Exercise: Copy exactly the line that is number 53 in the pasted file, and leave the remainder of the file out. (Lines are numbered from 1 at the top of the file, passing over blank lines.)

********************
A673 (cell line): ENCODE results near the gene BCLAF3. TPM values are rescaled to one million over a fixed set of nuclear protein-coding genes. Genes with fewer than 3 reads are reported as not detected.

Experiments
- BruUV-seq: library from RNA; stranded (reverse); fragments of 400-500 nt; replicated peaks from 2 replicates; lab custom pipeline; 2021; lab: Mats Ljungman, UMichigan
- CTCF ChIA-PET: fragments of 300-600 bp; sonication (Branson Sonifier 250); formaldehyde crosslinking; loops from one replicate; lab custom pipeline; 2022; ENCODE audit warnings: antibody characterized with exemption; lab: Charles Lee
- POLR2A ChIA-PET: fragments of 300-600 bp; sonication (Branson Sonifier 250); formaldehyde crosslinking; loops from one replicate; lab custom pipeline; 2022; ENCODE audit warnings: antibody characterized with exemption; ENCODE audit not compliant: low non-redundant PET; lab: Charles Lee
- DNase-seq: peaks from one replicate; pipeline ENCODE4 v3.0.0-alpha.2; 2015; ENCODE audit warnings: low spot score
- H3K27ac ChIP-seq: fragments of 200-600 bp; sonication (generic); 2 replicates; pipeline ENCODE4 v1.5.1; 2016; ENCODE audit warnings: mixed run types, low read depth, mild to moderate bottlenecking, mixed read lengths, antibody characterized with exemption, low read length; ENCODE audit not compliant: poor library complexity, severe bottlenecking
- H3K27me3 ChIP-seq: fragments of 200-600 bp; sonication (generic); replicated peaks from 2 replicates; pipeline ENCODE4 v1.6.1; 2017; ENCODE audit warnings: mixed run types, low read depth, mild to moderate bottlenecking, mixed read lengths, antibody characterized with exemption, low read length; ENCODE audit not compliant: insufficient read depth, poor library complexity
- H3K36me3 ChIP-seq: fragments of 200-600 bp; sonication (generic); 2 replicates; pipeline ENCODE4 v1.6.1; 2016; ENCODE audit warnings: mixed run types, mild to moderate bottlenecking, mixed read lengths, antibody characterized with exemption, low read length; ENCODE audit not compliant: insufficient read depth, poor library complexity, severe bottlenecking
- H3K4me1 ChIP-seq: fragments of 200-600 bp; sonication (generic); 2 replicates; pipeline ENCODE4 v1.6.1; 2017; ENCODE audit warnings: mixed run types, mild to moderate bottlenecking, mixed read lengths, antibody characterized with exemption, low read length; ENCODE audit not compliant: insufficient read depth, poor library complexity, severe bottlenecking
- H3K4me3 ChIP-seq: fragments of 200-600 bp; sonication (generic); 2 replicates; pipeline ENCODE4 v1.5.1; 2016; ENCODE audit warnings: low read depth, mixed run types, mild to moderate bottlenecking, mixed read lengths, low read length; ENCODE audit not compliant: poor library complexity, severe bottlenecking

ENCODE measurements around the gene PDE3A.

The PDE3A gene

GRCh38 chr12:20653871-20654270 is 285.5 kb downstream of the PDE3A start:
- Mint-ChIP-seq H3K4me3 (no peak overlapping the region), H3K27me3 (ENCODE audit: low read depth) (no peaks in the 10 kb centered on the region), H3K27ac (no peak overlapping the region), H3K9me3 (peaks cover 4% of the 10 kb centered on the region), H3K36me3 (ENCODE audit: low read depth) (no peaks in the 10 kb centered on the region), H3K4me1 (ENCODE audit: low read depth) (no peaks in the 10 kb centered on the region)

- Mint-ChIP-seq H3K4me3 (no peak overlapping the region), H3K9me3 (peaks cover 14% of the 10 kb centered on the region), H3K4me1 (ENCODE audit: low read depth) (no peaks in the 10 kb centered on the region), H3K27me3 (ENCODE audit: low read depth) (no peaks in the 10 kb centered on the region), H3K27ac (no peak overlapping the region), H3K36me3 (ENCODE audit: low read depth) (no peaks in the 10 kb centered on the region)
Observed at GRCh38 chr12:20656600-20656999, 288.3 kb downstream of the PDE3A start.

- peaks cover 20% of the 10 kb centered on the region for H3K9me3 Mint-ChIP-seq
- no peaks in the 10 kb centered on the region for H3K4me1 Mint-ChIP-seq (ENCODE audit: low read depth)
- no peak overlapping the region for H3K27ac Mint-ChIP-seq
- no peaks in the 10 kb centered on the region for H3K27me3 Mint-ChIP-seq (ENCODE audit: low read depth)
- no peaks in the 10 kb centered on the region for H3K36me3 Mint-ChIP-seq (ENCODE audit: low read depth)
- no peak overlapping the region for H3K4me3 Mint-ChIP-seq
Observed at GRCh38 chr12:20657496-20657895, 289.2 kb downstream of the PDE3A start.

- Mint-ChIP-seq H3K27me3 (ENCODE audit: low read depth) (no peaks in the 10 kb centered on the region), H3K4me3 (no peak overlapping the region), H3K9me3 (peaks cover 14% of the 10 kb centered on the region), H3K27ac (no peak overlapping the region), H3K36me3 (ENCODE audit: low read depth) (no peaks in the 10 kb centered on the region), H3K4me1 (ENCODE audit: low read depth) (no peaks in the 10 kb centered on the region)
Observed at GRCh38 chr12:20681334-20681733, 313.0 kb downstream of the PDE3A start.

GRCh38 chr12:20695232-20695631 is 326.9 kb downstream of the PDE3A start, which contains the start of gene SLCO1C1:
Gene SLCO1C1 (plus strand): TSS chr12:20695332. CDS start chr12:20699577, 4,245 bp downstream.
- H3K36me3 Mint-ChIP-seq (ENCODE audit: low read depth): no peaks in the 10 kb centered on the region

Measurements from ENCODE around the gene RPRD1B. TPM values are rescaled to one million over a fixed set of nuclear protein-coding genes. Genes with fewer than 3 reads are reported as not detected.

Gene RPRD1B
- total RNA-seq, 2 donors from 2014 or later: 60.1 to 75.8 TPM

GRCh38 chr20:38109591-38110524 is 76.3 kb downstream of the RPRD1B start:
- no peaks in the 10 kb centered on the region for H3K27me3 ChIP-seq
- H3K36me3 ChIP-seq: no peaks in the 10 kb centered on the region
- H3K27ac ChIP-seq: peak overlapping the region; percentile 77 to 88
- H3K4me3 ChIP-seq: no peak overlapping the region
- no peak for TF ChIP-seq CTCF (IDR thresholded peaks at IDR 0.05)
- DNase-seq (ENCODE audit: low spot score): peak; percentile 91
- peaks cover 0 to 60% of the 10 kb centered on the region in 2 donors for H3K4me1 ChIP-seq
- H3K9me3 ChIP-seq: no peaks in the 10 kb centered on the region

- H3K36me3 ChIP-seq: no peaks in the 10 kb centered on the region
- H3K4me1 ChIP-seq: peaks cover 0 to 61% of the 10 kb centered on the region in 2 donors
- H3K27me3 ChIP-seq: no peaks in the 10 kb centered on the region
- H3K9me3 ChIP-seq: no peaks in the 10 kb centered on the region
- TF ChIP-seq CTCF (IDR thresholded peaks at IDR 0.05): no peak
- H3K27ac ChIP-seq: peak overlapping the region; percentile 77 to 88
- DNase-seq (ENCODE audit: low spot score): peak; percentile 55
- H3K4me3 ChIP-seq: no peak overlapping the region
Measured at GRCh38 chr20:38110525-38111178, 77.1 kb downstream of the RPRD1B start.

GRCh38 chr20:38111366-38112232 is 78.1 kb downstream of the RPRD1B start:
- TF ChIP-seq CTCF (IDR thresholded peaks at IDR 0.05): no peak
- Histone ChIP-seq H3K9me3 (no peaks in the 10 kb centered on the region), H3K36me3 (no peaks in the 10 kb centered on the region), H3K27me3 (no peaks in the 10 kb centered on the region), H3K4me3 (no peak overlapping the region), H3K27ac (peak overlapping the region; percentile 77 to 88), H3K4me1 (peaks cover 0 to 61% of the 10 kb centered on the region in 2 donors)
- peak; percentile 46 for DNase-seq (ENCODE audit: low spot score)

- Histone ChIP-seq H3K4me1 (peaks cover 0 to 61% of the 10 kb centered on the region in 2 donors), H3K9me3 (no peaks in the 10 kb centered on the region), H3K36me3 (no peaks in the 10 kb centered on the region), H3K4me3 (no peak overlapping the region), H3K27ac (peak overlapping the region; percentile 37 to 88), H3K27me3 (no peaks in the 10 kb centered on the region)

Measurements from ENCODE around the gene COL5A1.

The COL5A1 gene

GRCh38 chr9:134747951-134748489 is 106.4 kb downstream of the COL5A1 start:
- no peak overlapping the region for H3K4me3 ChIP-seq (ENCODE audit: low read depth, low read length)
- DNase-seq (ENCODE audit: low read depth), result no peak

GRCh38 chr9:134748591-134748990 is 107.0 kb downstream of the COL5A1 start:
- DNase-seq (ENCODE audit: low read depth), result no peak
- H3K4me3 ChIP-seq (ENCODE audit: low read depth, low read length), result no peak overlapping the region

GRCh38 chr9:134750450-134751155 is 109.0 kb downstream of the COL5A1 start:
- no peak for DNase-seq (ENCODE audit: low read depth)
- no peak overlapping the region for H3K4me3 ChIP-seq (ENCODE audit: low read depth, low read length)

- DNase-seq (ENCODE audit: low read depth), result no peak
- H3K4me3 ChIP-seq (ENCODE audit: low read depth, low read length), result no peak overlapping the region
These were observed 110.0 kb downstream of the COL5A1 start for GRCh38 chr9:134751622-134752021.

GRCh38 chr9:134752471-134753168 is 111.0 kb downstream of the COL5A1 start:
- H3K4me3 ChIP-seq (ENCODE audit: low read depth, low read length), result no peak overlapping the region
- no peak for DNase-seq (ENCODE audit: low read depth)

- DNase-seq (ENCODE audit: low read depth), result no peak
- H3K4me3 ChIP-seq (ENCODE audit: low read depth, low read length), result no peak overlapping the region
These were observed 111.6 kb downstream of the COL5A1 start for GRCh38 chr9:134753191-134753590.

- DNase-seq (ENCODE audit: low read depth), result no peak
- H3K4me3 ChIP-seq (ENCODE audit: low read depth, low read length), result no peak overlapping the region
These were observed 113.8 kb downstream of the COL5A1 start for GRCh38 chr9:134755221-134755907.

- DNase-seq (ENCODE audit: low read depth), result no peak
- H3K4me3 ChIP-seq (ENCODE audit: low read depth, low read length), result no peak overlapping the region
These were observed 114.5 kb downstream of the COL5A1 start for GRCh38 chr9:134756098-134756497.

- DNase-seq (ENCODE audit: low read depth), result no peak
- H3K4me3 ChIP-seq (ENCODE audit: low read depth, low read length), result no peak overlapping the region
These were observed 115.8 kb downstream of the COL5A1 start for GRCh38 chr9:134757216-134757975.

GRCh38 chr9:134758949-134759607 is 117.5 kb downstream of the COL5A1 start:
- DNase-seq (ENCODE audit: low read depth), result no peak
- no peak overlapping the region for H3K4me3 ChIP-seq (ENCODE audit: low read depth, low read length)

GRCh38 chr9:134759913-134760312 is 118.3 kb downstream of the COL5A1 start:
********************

- Histone ChIP-seq H3K9me3 (no peaks in the 10 kb centered on the region), H3K36me3 (no peaks in the 10 kb centered on the region), H3K27me3 (no peaks in the 10 kb centered on the region), H3K4me3 (no peak overlapping the region), H3K27ac (peak overlapping the region; percentile 77 to 88), H3K4me1 (peaks cover 0 to 61% of the 10 kb centered on the region in 2 donors)